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How to Cook the Perfect Ham

Everything you need to know to select, prep and carve this beloved holiday entree.

When it comes to choosing the star of your holiday meal, a handful of entrees promise an unforgettable dining experience. A gorgeously glazed ham is at the top of that list.

Ham can be a tricky dish to prepare, but that’s where we come in. Consider this your definitive guide to selecting, preparing, and cooking a ham roast. With our step-by-step tips, we’re certain that this sweet and juicy centerpiece of your holiday meal will have guests raising their hands for seconds!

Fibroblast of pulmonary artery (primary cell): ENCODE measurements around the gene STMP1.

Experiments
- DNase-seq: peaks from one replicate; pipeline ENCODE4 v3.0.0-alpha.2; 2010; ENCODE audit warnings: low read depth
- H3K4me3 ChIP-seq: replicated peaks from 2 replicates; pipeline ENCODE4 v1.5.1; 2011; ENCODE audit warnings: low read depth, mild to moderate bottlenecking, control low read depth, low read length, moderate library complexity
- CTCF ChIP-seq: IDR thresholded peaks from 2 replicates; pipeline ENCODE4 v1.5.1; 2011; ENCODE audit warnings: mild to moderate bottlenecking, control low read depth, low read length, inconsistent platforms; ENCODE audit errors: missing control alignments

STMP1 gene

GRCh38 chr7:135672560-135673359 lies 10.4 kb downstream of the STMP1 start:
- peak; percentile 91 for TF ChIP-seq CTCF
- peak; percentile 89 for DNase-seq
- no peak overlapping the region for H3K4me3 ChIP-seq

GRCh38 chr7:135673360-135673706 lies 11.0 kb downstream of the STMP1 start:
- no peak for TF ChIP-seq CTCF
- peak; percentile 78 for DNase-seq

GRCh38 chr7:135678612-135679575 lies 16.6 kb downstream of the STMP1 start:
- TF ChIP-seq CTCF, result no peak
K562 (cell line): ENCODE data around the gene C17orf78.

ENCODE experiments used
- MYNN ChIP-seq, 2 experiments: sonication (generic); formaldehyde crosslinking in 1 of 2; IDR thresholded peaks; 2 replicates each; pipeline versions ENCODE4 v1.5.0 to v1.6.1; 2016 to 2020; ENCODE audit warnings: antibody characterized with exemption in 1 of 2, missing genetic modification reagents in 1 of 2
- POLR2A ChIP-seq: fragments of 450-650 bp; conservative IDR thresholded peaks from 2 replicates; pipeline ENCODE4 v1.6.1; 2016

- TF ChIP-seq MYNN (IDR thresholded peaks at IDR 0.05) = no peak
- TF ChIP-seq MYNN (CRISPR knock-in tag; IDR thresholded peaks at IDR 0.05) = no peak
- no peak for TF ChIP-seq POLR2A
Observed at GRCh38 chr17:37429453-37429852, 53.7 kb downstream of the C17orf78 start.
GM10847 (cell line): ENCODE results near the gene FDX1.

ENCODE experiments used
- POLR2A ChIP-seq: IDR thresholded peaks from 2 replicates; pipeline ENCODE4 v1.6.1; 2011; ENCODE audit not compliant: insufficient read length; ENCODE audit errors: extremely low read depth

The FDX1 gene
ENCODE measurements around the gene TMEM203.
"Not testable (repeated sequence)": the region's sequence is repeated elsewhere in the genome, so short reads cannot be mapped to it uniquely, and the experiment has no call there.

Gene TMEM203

Our Best Recipe: Baked Ham with Pineapple

Brown sugar combined with the juice from a can of DOLE® Pineapple Slices brings out the sweet-and-savory best in our Baked Ham with Pineapple recipe. Delicious? Of course! And when decorated with DOLE Pineapple Slices and maraschino cherries, it’s also a spectacular centerpiece for your holiday table.

Prep: 10 min. Bake: 2 hours

Ingredients

  • 1 fully cooked bone-in ham (6 to 8 pounds)
  • 1 can (20 ounces) DOLE Pineapple Slices
  • Whole cloves
  • 1/2 cup packed brown sugar
  • 12 maraschino cherries

Directions

1. Place ham in roasting pan. Score the surface with shallow diagonal cuts, making diamond shapes; insert cloves into diamonds. Cover and bake at 325° for 1-1/2 hours.

2. Drain pineapple, reserving 1/4 cup of the juice. Combine brown sugar and reserved pineapple juice; pour over ham. Arrange DOLE Pineapple Slices and cherries on ham using toothpicks. Bake, uncovered, 30-45 minutes longer or until a thermometer reads 140° and the ham is heated through. Yield: 16-20 servings.